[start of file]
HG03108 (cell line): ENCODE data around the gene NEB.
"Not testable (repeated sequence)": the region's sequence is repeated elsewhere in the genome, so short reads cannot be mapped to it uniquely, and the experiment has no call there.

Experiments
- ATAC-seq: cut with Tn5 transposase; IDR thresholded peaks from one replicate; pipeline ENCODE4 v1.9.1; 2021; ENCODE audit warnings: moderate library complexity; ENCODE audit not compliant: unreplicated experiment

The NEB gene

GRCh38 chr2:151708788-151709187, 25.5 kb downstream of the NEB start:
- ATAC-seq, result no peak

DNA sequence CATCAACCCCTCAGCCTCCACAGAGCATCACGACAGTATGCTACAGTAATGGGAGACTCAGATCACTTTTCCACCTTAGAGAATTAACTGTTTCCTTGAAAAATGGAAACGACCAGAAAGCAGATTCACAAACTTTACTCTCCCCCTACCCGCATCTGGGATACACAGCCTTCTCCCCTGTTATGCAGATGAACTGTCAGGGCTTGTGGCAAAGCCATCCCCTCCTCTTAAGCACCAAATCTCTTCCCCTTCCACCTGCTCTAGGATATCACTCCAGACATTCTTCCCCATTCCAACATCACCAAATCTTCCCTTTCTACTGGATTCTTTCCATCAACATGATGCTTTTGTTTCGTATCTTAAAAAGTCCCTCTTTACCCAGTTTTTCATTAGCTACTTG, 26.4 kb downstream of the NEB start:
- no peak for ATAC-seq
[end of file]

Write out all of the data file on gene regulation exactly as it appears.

HG03108 (cell line): ENCODE data around the gene NEB.
"Not testable (repeated sequence)": the region's sequence is repeated elsewhere in the genome, so short reads cannot be mapped to it uniquely, and the experiment has no call there.

Experiments
- ATAC-seq: cut with Tn5 transposase; IDR thresholded peaks from one replicate; pipeline ENCODE4 v1.9.1; 2021; ENCODE audit warnings: moderate library complexity; ENCODE audit not compliant: unreplicated experiment

The NEB gene

GRCh38 chr2:151708788-151709187, 25.5 kb downstream of the NEB start:
- ATAC-seq, result no peak

DNA sequence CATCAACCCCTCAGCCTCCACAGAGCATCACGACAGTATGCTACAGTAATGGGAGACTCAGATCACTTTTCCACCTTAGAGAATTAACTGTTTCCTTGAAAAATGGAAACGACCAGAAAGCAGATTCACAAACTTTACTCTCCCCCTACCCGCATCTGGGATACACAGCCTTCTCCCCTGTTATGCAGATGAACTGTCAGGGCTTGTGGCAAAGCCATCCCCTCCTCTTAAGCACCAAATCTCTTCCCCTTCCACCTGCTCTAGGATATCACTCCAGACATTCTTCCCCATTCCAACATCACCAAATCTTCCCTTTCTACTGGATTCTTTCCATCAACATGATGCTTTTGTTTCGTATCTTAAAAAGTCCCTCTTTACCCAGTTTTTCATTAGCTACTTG, 26.4 kb downstream of the NEB start:
- no peak for ATAC-seq